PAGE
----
Birds Eye Primrose
Wetlands tend to occur on areas of drift rather than on the porous Magnesian Limestone, although the influence of the underlying geology is still discernable with ‘Lime Loving’ plants often present.
They comprise of a considerable variety, including mire or flushes, ponds and a reservoir, open-water, swamp, fens and marshy-grasslands, all of which are important habitats supporting many native wildlife species including wetland plants, invertebrates like dragonflies, birds and mammals such as Water Vole. Great Crested Newts – a protected species are also found in important numbers within Limestone Landscapes.
The most notable sites are classified as Sites of Special Scientific Interest (SSSIs) and include Hart Bog. This bog is particularly important for wetland plants and insects with one nationally rare species of Water Beetle and three locally rare species of Harvestmen being found on the site.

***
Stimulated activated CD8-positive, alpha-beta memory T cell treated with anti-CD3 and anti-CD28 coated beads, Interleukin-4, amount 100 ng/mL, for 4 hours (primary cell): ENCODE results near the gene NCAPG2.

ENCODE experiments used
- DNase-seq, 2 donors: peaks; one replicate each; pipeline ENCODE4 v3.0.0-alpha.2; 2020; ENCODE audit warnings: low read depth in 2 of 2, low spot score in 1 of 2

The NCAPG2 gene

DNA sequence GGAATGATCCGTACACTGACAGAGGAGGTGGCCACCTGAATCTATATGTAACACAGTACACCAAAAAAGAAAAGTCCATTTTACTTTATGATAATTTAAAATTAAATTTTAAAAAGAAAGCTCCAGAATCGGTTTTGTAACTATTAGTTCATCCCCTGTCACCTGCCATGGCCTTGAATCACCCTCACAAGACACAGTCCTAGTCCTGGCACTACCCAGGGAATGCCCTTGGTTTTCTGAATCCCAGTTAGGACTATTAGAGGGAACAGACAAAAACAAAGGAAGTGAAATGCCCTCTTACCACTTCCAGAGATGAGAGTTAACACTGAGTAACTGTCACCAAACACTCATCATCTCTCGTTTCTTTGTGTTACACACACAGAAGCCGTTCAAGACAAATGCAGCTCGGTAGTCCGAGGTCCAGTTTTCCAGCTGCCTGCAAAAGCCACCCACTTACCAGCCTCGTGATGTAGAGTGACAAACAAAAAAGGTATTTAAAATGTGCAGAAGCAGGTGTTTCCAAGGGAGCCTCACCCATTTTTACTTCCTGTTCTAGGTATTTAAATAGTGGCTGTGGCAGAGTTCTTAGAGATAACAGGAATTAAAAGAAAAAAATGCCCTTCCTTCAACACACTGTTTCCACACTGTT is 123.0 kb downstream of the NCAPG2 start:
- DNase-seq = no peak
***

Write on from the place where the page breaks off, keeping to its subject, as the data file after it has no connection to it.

A valley fen, probably the largest single expanse of swamp and wetland vegetation in the Limestone Landscapes, occurs at The Carrs SSSI near Ferryhill. It is an important area of rich fen vegetation and open water which has developed in low lying parts of a glacial meltwater channel in the scarp slope of the Magnesian Limestone.
Flushes emerge on the cliff-face at several points along the coast. Those at Blackhall Rocks are among the more important, housing the only population of Bird’s-eye Primrose on the Durham Coast.
On the escarpment, Hetton Bogs supports a complex mosaic of habitats including tall-fen, flushed fen-meadow, springhead, swamp and willow carr, providing dense breeding cover for birds such as Reed Bunting and Sedge Warbler and Water Vole.